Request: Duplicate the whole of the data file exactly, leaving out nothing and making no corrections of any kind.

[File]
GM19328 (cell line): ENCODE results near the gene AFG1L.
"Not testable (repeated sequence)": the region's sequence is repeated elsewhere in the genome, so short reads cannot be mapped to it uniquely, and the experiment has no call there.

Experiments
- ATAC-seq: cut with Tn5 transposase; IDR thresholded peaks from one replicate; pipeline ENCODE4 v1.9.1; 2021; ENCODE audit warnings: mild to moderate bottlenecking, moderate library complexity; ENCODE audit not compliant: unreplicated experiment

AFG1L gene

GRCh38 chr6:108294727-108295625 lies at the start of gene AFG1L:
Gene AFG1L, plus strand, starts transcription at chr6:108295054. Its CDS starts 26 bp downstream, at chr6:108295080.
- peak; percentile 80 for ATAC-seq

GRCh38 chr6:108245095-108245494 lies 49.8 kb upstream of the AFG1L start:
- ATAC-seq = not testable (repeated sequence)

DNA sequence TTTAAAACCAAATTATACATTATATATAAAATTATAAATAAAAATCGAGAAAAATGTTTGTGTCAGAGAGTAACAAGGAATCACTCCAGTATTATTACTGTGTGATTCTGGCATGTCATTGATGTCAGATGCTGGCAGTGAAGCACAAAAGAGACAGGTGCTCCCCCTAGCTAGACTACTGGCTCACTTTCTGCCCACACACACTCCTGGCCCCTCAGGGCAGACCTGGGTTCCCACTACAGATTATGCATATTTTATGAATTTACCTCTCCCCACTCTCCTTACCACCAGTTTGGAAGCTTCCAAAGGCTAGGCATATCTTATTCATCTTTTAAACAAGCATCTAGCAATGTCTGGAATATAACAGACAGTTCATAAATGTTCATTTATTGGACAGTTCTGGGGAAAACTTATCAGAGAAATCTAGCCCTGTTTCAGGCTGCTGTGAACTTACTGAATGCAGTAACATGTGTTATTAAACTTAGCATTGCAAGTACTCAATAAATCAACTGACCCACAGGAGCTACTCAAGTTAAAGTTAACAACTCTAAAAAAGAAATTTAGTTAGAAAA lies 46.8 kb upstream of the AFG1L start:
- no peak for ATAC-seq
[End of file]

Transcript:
GM19328 (cell line): ENCODE results near the gene AFG1L.
"Not testable (repeated sequence)": the region's sequence is repeated elsewhere in the genome, so short reads cannot be mapped to it uniquely, and the experiment has no call there.

Experiments
- ATAC-seq: cut with Tn5 transposase; IDR thresholded peaks from one replicate; pipeline ENCODE4 v1.9.1; 2021; ENCODE audit warnings: mild to moderate bottlenecking, moderate library complexity; ENCODE audit not compliant: unreplicated experiment

AFG1L gene

GRCh38 chr6:108294727-108295625 lies at the start of gene AFG1L:
Gene AFG1L, plus strand, starts transcription at chr6:108295054. Its CDS starts 26 bp downstream, at chr6:108295080.
- peak; percentile 80 for ATAC-seq

GRCh38 chr6:108245095-108245494 lies 49.8 kb upstream of the AFG1L start:
- ATAC-seq = not testable (repeated sequence)

DNA sequence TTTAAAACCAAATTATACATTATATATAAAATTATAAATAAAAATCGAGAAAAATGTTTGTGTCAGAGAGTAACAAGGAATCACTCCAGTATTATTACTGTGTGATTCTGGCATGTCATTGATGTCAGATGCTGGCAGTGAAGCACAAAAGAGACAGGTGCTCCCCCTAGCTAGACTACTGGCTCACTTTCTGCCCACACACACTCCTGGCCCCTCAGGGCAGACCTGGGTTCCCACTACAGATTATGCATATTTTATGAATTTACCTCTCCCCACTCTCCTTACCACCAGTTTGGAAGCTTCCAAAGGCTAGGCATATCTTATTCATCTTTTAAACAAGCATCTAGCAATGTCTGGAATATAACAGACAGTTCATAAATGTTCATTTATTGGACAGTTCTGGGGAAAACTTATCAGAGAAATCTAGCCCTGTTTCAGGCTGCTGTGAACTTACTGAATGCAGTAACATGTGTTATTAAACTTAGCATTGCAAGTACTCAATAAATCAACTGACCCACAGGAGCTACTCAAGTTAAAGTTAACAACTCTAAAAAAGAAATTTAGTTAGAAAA lies 46.8 kb upstream of the AFG1L start:
- no peak for ATAC-seq